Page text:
I’m going to start with a short recap of Supergirl’s first season because we’ve never covered Supergirl on Geekly before. I binge-watched the first season on Netflix within the last month so I could—maybe—add it to the CW shows we review. Jim and I weren’t impressed with the pilot. Supergirl rushed faster than a speeding bullet to develop its characters in the form of data-dump dialogue and the show came at a time before Batman v Superman and DC coming to terms with how poorly they portrayed their characters on the big screen, so there were some coy, obnoxious nods to Man of Steel. I’m also nowhere near Supergirl’s target audience (young girls with little to no knowledge of the comic book character). But I stuck it out for six or seven episodes, and Supergirl did what every other show by this creative team (Arrow and Flash writers/producers) does and got enjoyable.
Melissa Benoist makes for an adorkable Kara Danvers/Supergirl. She must’ve studied Christopher Reeve’s Superman because she’s ringer for his timing. The rest of the cast got better and their characters more layered as the season progressed. Calista Flockhart (Cat Grant) illustrates this development the most. She started the season as an over-the-top, tough-as-nails woman in charge, but when she stopped telling us who she was (in dialogue) and displayed a nurturing side, she gave a more believable performance. I could’ve used Chyler Leigh (Alex Danvers, Kara’s adoptive sister) or Laura Benanti (Alura Zor-El) as examples too, but as the cast as a whole became more comfortable.
I won’t say that Supergirl’s first season was the greatest, it had its flaws. I’m still not happy with the show casting Mehcad Brooks as James Olsen. He’s Jimmy Olsen—not James—and he’s not a hunk; Jimmy was the blueprint for Peter Parker/Spider-man, so he’s supposed to be a geek who can tell you the differences between Wally West and Barry Allen’s Flash. Supergirl also suffered from the same writing issues as Arrow and Flash, but the younger intended audience did make it a wholesome show and that’s something I hope the CW continues. More than Superman, Supergirl has to be uplifting. And Supergirl’s first season did an admirable job.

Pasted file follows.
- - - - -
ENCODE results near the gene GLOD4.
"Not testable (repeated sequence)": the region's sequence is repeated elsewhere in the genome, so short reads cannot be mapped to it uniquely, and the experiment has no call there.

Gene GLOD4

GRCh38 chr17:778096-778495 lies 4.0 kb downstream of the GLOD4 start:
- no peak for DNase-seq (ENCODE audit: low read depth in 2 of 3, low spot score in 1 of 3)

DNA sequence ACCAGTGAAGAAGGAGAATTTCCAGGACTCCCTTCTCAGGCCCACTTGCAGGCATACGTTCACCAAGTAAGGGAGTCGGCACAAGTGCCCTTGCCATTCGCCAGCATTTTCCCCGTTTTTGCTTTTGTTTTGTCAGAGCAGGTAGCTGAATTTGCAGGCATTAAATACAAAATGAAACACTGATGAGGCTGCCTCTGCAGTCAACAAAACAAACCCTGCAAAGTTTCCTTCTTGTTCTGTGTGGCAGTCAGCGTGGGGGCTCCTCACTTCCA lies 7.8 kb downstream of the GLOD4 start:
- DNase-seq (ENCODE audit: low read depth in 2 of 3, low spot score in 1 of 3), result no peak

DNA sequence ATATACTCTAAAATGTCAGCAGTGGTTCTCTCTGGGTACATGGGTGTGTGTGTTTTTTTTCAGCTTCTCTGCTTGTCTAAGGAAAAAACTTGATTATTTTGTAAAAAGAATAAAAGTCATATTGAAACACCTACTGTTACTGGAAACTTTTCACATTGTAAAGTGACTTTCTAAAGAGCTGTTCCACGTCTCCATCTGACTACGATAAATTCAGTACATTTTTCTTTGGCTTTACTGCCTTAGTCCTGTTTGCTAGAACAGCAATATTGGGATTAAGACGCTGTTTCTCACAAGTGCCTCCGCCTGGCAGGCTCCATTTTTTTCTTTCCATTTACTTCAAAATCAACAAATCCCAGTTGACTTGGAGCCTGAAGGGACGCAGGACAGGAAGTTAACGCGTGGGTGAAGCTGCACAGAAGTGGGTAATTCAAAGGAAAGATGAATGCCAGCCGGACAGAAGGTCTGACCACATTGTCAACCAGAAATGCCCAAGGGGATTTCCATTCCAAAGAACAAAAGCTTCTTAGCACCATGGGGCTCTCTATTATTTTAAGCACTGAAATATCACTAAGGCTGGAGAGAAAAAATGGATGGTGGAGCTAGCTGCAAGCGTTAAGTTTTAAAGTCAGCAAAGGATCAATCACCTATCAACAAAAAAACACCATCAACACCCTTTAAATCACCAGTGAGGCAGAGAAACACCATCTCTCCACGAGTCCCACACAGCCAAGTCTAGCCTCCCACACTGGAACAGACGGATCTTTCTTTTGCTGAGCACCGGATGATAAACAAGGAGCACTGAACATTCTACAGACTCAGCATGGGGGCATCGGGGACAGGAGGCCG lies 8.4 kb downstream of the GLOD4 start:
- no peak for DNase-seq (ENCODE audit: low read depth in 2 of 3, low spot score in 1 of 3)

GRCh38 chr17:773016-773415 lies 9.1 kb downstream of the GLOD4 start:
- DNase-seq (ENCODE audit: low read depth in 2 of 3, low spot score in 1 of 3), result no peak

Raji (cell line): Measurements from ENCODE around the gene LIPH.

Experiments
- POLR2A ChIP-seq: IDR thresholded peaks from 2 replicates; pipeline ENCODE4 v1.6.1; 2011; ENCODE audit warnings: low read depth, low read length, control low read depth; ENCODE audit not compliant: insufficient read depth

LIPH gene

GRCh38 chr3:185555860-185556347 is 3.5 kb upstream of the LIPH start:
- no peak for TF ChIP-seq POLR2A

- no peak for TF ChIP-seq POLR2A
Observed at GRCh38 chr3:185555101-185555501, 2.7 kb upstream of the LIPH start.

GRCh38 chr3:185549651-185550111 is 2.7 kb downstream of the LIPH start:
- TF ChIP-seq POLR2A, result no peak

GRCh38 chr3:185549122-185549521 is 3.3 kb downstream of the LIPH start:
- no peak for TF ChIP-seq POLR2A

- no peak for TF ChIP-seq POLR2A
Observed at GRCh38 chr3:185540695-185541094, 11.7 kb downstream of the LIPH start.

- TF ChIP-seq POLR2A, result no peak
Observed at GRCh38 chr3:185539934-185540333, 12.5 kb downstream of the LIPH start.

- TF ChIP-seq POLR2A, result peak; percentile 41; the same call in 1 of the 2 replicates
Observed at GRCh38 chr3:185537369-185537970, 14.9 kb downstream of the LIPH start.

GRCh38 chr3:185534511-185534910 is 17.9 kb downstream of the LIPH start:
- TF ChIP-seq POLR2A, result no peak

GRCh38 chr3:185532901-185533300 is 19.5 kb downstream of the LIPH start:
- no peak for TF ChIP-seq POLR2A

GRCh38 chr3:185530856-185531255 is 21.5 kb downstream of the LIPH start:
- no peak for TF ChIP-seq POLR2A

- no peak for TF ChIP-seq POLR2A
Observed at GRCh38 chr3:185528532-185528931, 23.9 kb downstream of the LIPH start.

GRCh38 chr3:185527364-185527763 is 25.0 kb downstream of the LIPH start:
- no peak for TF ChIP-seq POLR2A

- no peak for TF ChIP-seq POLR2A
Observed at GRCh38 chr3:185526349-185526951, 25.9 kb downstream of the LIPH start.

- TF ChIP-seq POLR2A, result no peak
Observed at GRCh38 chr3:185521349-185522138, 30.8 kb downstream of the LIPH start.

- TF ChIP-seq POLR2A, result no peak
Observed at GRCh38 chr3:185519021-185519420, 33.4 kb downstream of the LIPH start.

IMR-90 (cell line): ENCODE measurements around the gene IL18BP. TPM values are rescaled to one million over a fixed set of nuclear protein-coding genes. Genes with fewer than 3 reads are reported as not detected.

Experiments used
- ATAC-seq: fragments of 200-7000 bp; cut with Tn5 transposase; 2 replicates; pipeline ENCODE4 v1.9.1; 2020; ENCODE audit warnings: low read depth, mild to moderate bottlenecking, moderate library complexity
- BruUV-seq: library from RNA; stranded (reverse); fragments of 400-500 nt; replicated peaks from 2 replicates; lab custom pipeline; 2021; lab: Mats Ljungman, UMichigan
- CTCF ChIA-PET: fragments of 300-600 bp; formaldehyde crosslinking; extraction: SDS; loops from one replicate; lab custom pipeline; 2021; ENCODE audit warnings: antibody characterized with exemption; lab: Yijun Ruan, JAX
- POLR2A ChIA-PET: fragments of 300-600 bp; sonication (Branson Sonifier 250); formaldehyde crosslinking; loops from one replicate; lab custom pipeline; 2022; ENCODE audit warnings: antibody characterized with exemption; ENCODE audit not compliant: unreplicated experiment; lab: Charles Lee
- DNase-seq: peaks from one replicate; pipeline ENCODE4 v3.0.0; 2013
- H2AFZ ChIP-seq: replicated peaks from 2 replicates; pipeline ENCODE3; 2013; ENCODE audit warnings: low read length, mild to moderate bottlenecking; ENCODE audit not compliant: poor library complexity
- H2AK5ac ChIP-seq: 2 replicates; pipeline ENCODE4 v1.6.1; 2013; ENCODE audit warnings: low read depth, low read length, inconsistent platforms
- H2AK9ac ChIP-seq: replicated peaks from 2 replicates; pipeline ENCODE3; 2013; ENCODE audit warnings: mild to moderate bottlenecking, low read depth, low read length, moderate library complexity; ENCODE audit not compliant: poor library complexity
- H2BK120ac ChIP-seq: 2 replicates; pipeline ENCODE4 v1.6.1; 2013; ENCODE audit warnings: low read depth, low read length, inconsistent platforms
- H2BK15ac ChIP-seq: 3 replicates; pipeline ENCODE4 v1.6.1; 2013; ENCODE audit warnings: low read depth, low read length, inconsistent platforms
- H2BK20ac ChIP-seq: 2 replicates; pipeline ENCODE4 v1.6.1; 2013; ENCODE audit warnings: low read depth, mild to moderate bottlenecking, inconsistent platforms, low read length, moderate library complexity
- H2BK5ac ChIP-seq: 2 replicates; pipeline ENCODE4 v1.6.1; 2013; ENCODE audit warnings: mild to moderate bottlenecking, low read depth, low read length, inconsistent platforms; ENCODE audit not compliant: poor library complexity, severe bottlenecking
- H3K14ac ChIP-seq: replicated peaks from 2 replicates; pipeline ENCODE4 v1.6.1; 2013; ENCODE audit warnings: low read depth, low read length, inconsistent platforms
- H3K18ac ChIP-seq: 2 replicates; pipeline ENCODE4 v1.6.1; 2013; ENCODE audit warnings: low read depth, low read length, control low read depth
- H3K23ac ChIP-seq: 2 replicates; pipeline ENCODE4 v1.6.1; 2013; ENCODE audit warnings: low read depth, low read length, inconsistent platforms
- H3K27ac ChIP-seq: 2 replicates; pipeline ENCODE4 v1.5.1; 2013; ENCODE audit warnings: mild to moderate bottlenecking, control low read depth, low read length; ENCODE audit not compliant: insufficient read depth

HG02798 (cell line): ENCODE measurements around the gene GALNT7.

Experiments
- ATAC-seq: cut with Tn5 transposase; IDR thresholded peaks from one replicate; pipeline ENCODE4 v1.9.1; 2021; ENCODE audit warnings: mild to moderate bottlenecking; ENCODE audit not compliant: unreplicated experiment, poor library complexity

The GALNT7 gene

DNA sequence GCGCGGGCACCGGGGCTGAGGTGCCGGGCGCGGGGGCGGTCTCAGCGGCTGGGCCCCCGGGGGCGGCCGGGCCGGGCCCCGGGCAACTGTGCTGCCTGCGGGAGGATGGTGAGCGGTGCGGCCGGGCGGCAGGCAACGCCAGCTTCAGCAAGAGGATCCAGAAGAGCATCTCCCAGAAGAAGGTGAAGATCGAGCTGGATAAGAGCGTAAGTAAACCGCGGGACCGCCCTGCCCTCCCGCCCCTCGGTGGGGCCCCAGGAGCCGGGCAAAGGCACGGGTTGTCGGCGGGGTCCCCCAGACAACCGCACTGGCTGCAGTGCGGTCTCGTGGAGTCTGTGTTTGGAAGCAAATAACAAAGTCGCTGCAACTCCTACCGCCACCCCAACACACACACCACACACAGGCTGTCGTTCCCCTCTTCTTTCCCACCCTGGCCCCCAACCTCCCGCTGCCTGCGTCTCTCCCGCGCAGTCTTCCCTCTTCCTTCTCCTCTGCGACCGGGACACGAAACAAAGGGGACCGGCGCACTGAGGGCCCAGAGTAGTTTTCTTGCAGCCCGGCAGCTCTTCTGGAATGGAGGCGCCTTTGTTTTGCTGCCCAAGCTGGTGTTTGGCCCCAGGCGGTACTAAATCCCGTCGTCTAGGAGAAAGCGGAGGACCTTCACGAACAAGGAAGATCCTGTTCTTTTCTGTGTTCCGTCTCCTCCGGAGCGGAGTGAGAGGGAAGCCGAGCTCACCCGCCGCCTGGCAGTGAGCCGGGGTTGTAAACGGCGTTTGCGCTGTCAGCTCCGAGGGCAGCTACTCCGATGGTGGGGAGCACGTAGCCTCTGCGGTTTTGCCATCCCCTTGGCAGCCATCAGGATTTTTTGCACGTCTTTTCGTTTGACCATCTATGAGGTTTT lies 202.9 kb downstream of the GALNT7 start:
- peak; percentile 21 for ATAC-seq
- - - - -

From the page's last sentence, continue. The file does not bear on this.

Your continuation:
Well, that took longer than I would’ve liked but I did sum up an entire season in a few paragraphs. Let’s get to this week’s “The Adventures of Supergirl.” I liked it when Supergirl cut pretense and called Superman by name. Kara is Kal-El’s cousin so you can’t call Supes “The Man in Blue” or the “Big Guy” for twenty plus episodes. We even caught glimpses of Superman in the first season, but “The Adventures of Supergirl” showed us Superman and that brought a smile to my face. Yes! Supergirl exists in the same universe as Superman—if only that meant that Arrow and Flash existed in a universe with a Superman. Oh, well. It’s a step in the right direction.
What’s even better is that Superman doesn’t steal focus away from Supergirl. It’d be easy for an icon like Superman to overshadow Kara, but Benoist’s charisma and screen presence won’t let that happen. This is her show.
I also liked Supergirl’s inclusion of Lena Luthor (Lex’s sister), and how in this version of Supergirl’s story (unlike the version we’re getting to know in DC’s current Superwoman title) Lena’s a woman who wants to climb out of her family’s shadow. That doesn’t sound like Kara at all. Katie McGrath’s portrayal of Lena Luthor as a confident businesswoman without making her heartless was also good to see; Supergirl learned from their missteps with Cat Grant last season.
Jim might groan that we got a villain-of-the-week this episode, but that’s not exactly the case. This week’s villain set up Project Cadmus and that could have some long-lasting effects on Supergirl and the Arrowverse, should the shows intersect. All in all, “The Adventures of Supergirl” was fun and promising.
Supergirl dropped the Olsen-Danvers love connection (Jimmy’s not supposed to be a heart throb), J’onn J’onzz and Kal-El have an interesting history, and this week’s episode did something that Marvel shows/movies haven’t done well in the past; it didn’t shove feminist rhetoric down our throats. You don’t have to cheerlead or preach feminism when the main character is a kick ass female and you give female actors interesting, complex, and empowering roles. Show us what a woman of steel can do. “The Adventures of Supergirl” did just that.